Author of Ed Engoron’s Choclatique, Running Press, 2011
2010 has come to an end and this is the beginning of a promising new year—2011. It is an appropriate time to look back at some of the events that have taken center stage in our lives over the last year. Don’t worry… I am not going to carry on about health care, Don’t Ask, Don’t Tell; the START Treaty or even the drubbing the Democrats took during the November election. About the only subject on a political note I have is over my concerns of tragic unrest in Ivory Coast which has the vast potential to disrupt the lives of many innocent people and further destabilize cocoa prices which are already at an all-time high.
What I do want to address are new learnings about chocolate this past year. The cacao genome map is being studied and we are discovering so much more about this wonderful, ancient and magical plant, including all of the health benefits that can be derived from eating a moderate amount of dark chocolate each day.
We read about a new cocoa-based drug that has the potential to treat persistent coughs. The drug is a joint development by United Kingdom-based SEEK, and United States-based Pernix. This new drug contains theobromine, an ingredient naturally present in cocoa and chocolate. The drug is entering the final stages of human clinical trials and could be on market within a little more than two years. This will be the first effective non-opioid treatment for persistent or chronic cough in two decades. Human trial research in South Korea has shown that theobromine has none of the side effects associated with standard drug treatments for persistent cough.
Persistent cough is a very common condition, afflicting over 800 million people worldwide, with an estimated 12% of the general population having the symptoms. Failure to treat a cough can lead to enormous consequences in terms of loss of one’s heath and well-being. Theobromine, a key compound in chocolate, has been shown to inhibit the inappropriate firing of the vagus nerve, which is a key cause of a persistent cough.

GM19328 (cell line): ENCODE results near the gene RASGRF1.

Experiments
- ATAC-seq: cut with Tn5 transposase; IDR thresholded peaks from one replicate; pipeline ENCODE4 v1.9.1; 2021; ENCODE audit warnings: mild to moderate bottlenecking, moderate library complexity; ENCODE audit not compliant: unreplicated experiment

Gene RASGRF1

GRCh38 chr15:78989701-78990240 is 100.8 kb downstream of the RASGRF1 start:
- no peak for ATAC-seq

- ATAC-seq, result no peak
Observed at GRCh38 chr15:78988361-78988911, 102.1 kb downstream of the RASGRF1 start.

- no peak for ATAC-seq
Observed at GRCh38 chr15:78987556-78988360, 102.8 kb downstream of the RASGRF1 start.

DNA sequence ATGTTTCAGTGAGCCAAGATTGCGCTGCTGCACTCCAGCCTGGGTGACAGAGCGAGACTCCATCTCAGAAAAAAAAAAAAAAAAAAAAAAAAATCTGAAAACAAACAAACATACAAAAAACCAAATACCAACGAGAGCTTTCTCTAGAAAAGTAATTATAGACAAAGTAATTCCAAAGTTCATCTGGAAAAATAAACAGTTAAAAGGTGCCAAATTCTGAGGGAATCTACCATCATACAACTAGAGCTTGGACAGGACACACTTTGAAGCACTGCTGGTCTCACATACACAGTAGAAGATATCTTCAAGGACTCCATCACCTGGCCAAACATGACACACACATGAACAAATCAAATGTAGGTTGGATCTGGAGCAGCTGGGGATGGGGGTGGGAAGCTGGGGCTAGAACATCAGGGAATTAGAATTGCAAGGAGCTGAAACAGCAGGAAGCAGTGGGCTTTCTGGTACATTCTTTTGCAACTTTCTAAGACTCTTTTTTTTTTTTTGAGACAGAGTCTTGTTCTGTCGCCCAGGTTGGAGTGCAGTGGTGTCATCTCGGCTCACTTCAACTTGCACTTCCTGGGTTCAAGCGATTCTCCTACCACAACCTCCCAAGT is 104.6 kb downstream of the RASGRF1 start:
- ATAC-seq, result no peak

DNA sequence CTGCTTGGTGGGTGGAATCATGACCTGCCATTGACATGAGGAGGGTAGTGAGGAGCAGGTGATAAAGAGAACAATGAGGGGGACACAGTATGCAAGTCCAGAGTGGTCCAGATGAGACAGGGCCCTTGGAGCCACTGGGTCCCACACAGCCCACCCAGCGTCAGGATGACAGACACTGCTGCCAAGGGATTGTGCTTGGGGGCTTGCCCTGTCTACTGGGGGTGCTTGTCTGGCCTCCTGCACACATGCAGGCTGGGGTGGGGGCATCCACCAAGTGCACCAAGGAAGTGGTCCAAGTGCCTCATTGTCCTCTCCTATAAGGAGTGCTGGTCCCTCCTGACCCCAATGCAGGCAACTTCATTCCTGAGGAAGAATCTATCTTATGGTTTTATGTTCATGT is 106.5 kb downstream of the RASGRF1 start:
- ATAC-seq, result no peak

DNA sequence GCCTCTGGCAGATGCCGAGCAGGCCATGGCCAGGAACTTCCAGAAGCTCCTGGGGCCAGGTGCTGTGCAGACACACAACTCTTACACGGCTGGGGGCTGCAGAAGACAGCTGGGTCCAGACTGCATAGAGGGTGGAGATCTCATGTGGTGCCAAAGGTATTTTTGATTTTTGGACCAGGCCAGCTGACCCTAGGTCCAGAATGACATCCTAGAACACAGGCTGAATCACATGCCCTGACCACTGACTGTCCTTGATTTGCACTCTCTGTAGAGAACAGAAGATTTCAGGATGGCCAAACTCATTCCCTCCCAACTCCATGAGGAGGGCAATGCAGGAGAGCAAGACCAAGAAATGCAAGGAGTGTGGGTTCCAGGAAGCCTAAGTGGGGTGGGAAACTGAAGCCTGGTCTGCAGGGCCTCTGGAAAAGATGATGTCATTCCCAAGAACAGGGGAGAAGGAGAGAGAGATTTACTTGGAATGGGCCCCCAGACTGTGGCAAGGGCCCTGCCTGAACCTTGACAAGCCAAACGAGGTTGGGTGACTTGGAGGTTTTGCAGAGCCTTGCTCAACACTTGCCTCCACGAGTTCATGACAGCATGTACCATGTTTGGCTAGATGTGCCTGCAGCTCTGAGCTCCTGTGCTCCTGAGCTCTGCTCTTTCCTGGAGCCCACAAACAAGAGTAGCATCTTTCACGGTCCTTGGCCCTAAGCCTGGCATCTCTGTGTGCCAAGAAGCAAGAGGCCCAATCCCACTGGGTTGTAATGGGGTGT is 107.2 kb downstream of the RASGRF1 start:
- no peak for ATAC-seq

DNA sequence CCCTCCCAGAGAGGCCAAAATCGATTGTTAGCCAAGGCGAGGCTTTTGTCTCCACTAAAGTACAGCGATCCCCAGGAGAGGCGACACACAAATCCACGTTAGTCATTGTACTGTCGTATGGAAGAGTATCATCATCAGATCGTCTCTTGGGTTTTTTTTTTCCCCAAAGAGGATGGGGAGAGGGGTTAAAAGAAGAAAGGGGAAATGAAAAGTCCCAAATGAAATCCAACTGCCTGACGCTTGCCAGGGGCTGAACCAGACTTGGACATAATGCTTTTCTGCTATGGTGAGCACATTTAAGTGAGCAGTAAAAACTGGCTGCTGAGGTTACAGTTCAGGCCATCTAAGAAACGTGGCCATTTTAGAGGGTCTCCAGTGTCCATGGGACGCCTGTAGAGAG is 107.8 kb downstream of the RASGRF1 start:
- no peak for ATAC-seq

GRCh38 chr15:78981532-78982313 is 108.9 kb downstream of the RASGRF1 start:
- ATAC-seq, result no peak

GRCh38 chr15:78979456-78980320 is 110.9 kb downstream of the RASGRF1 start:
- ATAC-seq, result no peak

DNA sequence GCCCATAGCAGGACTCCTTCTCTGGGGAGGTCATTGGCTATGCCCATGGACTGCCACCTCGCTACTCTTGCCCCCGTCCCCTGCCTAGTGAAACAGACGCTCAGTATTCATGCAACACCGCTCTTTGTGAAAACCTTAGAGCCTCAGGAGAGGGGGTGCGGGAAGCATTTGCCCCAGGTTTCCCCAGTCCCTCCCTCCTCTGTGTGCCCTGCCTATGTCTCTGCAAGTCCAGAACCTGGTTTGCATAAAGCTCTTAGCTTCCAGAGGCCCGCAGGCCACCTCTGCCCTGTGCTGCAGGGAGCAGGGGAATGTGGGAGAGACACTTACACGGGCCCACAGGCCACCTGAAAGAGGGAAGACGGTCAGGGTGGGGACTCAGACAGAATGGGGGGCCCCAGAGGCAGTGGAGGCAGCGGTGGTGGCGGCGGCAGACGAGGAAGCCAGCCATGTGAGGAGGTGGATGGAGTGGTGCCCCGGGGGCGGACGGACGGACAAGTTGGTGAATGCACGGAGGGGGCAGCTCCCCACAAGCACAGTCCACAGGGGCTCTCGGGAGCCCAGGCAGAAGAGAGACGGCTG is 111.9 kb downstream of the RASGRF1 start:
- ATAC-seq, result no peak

I, for one, have had a persistent, nagging cough since a bout with pneumonia several years ago and take at least one Choclatique Q-91 square—our functional chocolate—to dampen it down. As good as Q-91 is, I am still looking forward to concentrated chocolate flavored cough drops or syrups.
During the year we continued to hear about the expanded benefits of chocolate which has been used a vasodilator, or blood vessel widener, a diuretic, a heart stimulant, a cavity inhibitor and even a way to improve bad breath.
We also learned this year that Flavanol compounds derived from cocoa boosts the beneficial bacteria in the intestine. The study, published in the American Journal of Clinical Nutrition, demonstrates the effect of cocoa flavanols on select stomach bacteria in humans and, “suggests the potential prebiotic benefits associated with the dietary inclusion of flavanol-rich foods have a beneficial effect through their selective metabolism in the intestinal tract.”
Scientists from the Nestlé Research Center reported earlier this year that a that daily consumption of just 40 grams of dark chocolate like Choclatique’s Q-91 significantly increases a person’s metabolism to help control weight maintenance. Dr. Jeremy Spencer from the University of Reading said that implications of the study are “that subtle changes in dietary habits, such as eating dark chocolate, can benefit long term health.”
Manufacturers’ interest in the active compounds in cocoa started about 20 years ago when scientists sought to understand the flavor components of chocolate. The bitter and astringent compounds were isolated, and further study and clinical work showed the health benefits of the monomers and the tannins, particularly epicatechin.
Scientists active in the area are keen to stress that chocolate and cocoa are very different in terms and not interchangeable. Cocoa is the non-fat component of cocoa liquor (finely ground cocoa beans) which is used in chocolate making or as Cocoa liquor contains approximately 55 per cent cocoa butter and together this comprises cocoa solids, often referred to on chocolate packaging. cocoa powder (usually about 12 percent fat) for cooking and drinks. Chocolate refers to the combination of cocoa, cocoa butter, sugar, etc. in a solid food product.
All of us at Choclatique thank you—our loyal readers and valued customers—for a great 2010 and we wish you all a healthful and prosperous 2011 filled with sweet dreams and chocolate wishes.